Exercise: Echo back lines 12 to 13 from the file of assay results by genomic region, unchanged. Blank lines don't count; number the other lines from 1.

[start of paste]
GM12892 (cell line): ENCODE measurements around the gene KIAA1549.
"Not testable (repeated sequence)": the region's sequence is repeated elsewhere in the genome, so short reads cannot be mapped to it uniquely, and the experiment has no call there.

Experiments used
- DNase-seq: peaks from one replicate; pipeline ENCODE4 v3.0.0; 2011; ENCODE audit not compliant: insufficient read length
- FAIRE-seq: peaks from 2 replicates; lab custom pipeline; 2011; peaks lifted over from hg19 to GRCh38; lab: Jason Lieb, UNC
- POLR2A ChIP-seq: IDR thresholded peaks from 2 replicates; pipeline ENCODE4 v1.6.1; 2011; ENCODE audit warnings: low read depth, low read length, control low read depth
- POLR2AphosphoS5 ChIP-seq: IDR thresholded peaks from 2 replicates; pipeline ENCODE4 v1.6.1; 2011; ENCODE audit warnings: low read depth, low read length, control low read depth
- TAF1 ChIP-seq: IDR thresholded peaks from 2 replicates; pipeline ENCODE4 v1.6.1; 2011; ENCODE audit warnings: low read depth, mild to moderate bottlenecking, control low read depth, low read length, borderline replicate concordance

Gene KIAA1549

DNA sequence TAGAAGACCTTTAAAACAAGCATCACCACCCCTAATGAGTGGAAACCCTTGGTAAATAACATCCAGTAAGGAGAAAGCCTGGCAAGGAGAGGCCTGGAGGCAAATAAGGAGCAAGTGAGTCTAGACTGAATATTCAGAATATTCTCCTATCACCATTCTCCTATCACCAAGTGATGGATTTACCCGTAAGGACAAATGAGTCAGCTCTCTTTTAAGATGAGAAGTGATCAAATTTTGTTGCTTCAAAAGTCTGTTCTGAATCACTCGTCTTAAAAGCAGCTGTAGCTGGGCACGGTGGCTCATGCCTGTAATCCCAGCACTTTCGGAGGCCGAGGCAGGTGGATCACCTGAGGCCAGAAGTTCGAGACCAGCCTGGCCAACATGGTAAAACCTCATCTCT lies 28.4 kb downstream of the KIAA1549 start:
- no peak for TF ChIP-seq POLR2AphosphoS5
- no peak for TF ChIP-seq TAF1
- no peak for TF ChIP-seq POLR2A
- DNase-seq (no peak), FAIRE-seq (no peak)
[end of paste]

- no peak for TF ChIP-seq TAF1
- no peak for TF ChIP-seq POLR2A